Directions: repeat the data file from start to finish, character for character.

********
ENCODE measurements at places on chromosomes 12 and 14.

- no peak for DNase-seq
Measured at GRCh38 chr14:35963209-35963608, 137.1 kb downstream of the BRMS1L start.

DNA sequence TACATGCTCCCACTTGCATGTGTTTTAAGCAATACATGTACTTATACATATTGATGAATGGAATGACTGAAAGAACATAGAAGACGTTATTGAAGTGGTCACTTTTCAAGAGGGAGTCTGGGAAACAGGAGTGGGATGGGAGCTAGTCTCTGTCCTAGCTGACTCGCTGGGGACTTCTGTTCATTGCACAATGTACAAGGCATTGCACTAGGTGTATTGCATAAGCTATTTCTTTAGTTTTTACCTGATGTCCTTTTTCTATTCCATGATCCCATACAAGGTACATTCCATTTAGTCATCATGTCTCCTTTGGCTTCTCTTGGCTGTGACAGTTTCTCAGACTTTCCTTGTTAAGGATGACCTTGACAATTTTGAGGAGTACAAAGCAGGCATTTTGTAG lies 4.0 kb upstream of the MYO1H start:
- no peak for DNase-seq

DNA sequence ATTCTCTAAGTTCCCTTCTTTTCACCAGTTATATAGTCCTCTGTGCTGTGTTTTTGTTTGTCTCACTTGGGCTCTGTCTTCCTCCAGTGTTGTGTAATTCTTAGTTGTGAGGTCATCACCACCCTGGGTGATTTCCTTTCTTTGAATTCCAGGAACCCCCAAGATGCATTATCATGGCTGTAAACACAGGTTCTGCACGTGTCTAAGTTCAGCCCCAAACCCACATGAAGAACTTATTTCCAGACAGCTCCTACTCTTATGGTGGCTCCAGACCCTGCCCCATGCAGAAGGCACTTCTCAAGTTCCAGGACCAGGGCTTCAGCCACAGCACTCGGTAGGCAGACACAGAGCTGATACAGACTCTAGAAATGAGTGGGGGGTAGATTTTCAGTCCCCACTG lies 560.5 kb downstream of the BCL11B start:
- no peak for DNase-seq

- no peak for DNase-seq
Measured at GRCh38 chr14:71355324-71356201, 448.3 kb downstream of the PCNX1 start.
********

ENCODE measurements at places on chromosomes 12 and 14.

- no peak for DNase-seq
Measured at GRCh38 chr14:35963209-35963608, 137.1 kb downstream of the BRMS1L start.

DNA sequence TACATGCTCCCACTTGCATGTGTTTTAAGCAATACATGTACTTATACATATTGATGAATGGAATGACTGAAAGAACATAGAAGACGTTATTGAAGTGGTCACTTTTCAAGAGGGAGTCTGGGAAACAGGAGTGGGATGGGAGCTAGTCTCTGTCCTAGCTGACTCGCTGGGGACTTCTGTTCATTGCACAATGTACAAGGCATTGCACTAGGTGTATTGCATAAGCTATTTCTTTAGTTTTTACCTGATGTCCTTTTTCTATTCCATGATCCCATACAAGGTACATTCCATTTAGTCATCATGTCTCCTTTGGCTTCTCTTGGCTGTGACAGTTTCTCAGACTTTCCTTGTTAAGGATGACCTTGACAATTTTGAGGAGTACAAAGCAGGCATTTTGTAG lies 4.0 kb upstream of the MYO1H start:
- no peak for DNase-seq

DNA sequence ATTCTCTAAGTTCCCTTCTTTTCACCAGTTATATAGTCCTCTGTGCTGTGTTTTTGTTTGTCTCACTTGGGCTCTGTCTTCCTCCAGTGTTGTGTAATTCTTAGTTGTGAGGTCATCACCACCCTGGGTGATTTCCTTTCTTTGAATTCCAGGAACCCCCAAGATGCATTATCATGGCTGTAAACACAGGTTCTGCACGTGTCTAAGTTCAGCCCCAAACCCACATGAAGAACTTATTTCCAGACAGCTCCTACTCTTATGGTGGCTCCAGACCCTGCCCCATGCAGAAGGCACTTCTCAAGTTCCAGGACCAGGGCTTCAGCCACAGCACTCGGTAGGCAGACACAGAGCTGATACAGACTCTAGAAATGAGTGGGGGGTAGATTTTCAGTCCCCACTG lies 560.5 kb downstream of the BCL11B start:
- no peak for DNase-seq

- no peak for DNase-seq
Measured at GRCh38 chr14:71355324-71356201, 448.3 kb downstream of the PCNX1 start.